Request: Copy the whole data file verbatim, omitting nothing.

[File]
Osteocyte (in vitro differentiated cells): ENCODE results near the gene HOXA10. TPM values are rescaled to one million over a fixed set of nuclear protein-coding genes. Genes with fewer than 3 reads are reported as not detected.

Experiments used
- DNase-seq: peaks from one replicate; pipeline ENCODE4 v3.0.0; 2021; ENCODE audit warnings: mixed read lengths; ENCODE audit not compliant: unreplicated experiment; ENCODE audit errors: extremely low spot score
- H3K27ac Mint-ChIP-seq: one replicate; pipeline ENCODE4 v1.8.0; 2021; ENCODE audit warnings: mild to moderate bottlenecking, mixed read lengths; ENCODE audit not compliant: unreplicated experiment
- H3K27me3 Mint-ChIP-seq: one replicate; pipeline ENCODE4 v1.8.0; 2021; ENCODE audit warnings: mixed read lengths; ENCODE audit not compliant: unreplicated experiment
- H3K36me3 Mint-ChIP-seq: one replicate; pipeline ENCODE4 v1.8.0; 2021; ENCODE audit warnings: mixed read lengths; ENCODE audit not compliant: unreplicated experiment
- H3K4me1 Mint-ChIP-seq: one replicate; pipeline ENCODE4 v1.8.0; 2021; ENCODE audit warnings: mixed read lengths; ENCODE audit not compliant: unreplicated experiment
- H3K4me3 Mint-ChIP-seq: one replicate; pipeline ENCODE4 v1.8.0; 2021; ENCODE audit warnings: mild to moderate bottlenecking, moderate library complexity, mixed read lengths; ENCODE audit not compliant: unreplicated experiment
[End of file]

Osteocyte (in vitro differentiated cells): ENCODE results near the gene HOXA10. TPM values are rescaled to one million over a fixed set of nuclear protein-coding genes. Genes with fewer than 3 reads are reported as not detected.

Experiments used
- DNase-seq: peaks from one replicate; pipeline ENCODE4 v3.0.0; 2021; ENCODE audit warnings: mixed read lengths; ENCODE audit not compliant: unreplicated experiment; ENCODE audit errors: extremely low spot score
- H3K27ac Mint-ChIP-seq: one replicate; pipeline ENCODE4 v1.8.0; 2021; ENCODE audit warnings: mild to moderate bottlenecking, mixed read lengths; ENCODE audit not compliant: unreplicated experiment
- H3K27me3 Mint-ChIP-seq: one replicate; pipeline ENCODE4 v1.8.0; 2021; ENCODE audit warnings: mixed read lengths; ENCODE audit not compliant: unreplicated experiment
- H3K36me3 Mint-ChIP-seq: one replicate; pipeline ENCODE4 v1.8.0; 2021; ENCODE audit warnings: mixed read lengths; ENCODE audit not compliant: unreplicated experiment
- H3K4me1 Mint-ChIP-seq: one replicate; pipeline ENCODE4 v1.8.0; 2021; ENCODE audit warnings: mixed read lengths; ENCODE audit not compliant: unreplicated experiment
- H3K4me3 Mint-ChIP-seq: one replicate; pipeline ENCODE4 v1.8.0; 2021; ENCODE audit warnings: mild to moderate bottlenecking, moderate library complexity, mixed read lengths; ENCODE audit not compliant: unreplicated experiment